The MT Sandwich, To A Dying Girl, Bloody Jack

you-MOM-ee

I used to move along the salad bars, looking at the mushrooms, and think: they’re vegetable Styrofoam! Who ever thought eating mushrooms was a good idea? My answer, of course, was it must have been some starving dude lost in the woods who found they were easier to chew on than bark.

Such were the days of my ignorance. Because while raw mushrooms are fairly bland, sautéed or grilled mushrooms are worthy of a passionate, say it slowly, “oh my freaking heck” (hey, I live in Utah).

I now love mushrooms. And I’ve found they very easily replace tasty meats. Probably because they have loads of the fifth basic taste—umami (you-MOM-ee)—just as meats do. I know some of you are thinking, “hold on, didn’t I learn that the tongue can only taste four things?” That’s indeed what you learned. But you were wrong. In 1985 scientists discovered we have a fifth taste, popularly referred to as savoriness, that’s been sitting on the tongue with the sweet, sour, bitter, and salty all along. In fact, humans get their first experience with it in momma’s milk.

But cooked mushrooms not only taste good, they are also actually good for you. They help safeguard against cancer, boost the immune system, supply hard to get nutrients, and can help you cut calories and saturated fats by, as I said before, moving some of the meat off the plate.

With all this goodness it’s hard not to see new opportunities for consumption. And indeed I found one. I love a good BLT (bacon-lettuce-tomato sandwich, for any troglodytes who read this column), especially when the bacon is crispy and the tomatoes have some sass or a little feta cheese to accompany them. But one day while partaking of some of my fungus friends, my mind was expanded, and I thought: why not replace the bacon with some sautéed mushrooms? Why not, indeed?

I replaced. I partook. And rejoiced. Then I ate my MT (mushroom-tomato) for lunch three more days in a row (I also found if you must have crispiness, two Sun Chips added to the top of the sandwich do the trick nicely).

Do not disdain the fungus. Cook the little guys up and devour them with some well placed oohs and aahs on an open-faced MT.

“To A Dying Girl”

Clinton F. Larson was a poet who taught at BYU. I remember him coming in to read during one of my classes, but he soon retired, and I was never able to take any of his classes. How sad I am that I could not learn from him because he had much to teach, as evidenced by some of his poems. Here’s one of my favorites.

To a Dying Girl

How quickly must she go?

She calls dark swans from mirrors everywhere:

From halls and porticos, from pools of air.

How quickly must she know?

They wander through the fathoms of her eye,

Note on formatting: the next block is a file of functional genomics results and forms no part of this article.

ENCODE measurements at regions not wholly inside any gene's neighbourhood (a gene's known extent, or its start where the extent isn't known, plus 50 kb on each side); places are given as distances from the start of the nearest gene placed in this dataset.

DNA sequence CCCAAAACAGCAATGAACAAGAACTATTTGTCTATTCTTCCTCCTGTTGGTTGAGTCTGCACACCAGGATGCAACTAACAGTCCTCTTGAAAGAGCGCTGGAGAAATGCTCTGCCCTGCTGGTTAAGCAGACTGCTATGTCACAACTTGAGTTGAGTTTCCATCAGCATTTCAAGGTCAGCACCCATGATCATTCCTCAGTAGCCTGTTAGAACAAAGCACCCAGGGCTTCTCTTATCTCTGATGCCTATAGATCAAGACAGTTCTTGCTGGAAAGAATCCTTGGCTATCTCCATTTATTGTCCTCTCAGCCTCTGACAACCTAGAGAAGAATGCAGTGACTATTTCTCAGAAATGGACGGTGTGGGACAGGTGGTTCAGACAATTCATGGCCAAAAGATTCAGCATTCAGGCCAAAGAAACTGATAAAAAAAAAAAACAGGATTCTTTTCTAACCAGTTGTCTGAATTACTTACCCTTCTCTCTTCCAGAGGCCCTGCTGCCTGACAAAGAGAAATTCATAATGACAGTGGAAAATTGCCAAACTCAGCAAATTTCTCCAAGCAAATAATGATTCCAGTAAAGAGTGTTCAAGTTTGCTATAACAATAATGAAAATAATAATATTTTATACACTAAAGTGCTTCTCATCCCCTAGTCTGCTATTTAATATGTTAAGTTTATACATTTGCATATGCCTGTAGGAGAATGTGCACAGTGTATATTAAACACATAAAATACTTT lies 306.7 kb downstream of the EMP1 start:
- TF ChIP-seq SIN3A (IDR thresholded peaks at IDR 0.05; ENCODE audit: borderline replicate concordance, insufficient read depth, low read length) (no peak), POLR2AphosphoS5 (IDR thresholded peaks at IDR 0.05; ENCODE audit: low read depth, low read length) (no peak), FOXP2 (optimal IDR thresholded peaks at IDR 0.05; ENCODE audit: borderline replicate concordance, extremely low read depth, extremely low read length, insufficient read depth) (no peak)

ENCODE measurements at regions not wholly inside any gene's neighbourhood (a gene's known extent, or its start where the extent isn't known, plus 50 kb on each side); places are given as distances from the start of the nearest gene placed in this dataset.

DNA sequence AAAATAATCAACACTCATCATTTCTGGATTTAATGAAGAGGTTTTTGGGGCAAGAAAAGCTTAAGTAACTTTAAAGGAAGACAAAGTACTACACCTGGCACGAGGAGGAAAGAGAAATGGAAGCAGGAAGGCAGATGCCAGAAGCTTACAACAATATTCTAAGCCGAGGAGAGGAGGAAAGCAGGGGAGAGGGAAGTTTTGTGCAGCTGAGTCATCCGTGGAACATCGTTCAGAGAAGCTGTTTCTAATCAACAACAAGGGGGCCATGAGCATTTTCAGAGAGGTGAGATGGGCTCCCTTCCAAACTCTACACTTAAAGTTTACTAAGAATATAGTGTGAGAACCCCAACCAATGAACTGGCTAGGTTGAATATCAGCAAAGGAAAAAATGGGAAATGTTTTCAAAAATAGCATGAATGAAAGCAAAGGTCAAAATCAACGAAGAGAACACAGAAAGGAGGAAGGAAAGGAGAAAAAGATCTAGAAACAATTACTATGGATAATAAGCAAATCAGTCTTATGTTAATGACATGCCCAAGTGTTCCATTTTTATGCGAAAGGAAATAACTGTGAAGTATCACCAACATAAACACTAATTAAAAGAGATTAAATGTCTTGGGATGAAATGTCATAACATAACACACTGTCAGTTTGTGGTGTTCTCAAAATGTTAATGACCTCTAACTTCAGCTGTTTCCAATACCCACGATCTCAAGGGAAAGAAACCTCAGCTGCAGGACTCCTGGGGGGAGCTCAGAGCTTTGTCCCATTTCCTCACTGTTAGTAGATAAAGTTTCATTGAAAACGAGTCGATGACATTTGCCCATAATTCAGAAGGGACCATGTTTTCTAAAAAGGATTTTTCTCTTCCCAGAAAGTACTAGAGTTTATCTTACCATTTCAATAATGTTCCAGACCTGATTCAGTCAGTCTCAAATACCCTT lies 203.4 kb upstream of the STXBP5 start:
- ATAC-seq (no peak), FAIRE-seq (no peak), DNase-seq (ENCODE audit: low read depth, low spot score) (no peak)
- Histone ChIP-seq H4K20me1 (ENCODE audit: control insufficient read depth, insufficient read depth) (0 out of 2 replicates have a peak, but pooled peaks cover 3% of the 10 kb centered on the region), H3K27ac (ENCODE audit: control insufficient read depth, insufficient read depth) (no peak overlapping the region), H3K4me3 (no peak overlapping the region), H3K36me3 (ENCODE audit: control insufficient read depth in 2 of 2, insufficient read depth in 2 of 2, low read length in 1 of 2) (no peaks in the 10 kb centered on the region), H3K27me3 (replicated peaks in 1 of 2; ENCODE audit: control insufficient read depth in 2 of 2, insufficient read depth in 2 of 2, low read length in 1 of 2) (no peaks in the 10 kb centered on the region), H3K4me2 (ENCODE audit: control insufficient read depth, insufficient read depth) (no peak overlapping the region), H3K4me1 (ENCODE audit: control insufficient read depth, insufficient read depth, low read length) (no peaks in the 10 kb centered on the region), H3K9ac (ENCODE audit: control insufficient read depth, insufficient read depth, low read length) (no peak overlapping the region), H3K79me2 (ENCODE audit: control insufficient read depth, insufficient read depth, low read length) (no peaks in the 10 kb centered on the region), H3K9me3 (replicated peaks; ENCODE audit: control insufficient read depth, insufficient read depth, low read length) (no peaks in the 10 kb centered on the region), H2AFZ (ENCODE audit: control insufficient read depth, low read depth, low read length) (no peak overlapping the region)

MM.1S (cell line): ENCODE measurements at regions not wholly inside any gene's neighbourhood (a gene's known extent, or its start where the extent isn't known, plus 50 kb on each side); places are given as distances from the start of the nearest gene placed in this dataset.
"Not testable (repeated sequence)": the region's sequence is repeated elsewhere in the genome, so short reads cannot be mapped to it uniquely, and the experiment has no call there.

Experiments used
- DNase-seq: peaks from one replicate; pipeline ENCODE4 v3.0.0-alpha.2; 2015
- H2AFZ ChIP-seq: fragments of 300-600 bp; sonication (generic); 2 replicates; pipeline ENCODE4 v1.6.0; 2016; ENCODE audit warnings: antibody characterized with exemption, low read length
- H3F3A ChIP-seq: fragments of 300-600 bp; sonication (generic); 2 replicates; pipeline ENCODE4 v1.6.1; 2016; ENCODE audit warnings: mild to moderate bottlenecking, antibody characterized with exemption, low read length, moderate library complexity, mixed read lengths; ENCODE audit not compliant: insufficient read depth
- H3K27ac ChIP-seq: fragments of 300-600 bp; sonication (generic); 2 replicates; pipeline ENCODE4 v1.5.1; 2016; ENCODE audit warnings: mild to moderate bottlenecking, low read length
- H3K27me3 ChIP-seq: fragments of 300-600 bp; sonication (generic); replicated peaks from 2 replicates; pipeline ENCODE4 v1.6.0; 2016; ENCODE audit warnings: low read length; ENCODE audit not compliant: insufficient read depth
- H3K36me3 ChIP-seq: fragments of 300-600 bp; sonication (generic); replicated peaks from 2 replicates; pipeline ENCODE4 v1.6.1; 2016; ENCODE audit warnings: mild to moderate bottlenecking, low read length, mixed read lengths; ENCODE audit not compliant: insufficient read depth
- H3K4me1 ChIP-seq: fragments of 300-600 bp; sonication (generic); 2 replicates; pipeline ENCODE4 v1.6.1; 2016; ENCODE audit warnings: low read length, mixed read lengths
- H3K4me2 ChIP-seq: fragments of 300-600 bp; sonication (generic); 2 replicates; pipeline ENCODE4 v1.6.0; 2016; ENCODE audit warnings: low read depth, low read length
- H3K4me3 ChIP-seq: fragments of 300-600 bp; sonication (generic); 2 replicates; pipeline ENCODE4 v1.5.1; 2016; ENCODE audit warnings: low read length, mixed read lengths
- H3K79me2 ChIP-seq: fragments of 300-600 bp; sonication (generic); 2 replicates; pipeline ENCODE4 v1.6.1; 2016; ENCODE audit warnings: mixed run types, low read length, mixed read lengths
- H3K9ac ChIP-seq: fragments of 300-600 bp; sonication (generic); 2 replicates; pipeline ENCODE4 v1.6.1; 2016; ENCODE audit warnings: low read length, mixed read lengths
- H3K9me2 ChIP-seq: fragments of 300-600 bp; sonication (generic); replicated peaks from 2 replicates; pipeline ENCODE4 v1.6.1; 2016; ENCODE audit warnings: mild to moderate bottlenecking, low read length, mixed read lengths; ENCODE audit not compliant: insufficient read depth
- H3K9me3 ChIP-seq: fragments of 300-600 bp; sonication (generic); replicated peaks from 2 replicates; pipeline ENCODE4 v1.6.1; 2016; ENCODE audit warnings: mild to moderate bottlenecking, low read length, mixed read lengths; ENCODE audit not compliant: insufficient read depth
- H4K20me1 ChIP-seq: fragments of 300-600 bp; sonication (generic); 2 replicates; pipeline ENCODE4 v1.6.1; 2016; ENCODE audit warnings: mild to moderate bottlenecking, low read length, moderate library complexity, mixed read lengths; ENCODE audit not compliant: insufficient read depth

Waning southerly until their cry

Is gone where she must go.

How quickly does the cloudfire streak the sky,

Tremble on the peaks, then cool and die?

She moves like evening into night,

Forgetful as swans forget their flight

Or spring the fragile snow,

So quickly she must go.

 -Clinton F. Larson

The first reading fills the mind with vivid images and a sense of beauty and sorrow. Subsequent readings deepen the feeling. Especially when we reflect a bit on the three images he evokes of passing from life into death. First, the black swans arise to fly south for winter: graceful, beautiful, and dark as death. They’re the girl’s own harbingers, maybe her guides, coming from mirrors, reflecting in the depths of her eye. The second image presents fleeting grandeur and beauty with the stunning cloudfire that often awes us as the sun sets. Isn’t death the time we most value life? The time when, like cloudfire, it burns in glory and beauty and then is gone? The last image presents another image of passing, but not one of loss. It’s not a transition to blackness or cold or bitter loneliness, but of winter passing to spring. Of a fecund beginning.

Of course, there are other things the lines and images evoke. This isn’t a poem to be wrapped up in a tidy bow. Poetry is meant to be felt, not dissected like a dead animal. In the end, that’s what Larson delivers: sorrow, loss, and hope all wraped in the music of his rhythm and words. Beautiful.

A Great Read

Sometimes a book’s beginning is so good you can’t not purchase it. Here’s one that forced my hand.

“My name is Jacky Faber and in London I was born, but, no, I wasn’t born with that name. Well, the faber part, yes, the Jacky part, no, but they call me Jacky now and it’s fine with me. They also call me Jack-0 and Jock and the Jackeroe, too, and, aye, it’s true I’ve been called Bloody Jack a few times, but that wasn’t all my fault. Mostly, though, they just call me Jacky.

“That wasn’t my name, though, back on That Dark Day when my poor dad died of the pestilence and the men dragged him out of our rooms and down the stairs, his poor head hanging between his shoulders and his poor feet bouncin’ on the stairs, and me all sobbin’ and blubberin’ and mum no help, she bein’ sick, too, and my little sister, as well.

“Back then my name was Mary.”

The book is a historical novel by L. A. Meyer called Bloody Jack. It tells the tale of Mary Faber, who is orphaned in London in the early 19th century and survives only by joining a street gang and then, posing as a boy, the crew of a ship. On board, she has to hide who she is and avoid the many perils of ship life.

The book is delightful, transporting the reader to the time and place with excellent details and a style that evokes the speech and times. There’s humor, danger, adventure, and an interesting cast of characters. I recommend it highly. If you end up loving it as I do, you’ll then be happy to know this is only Jack’s first adventure.

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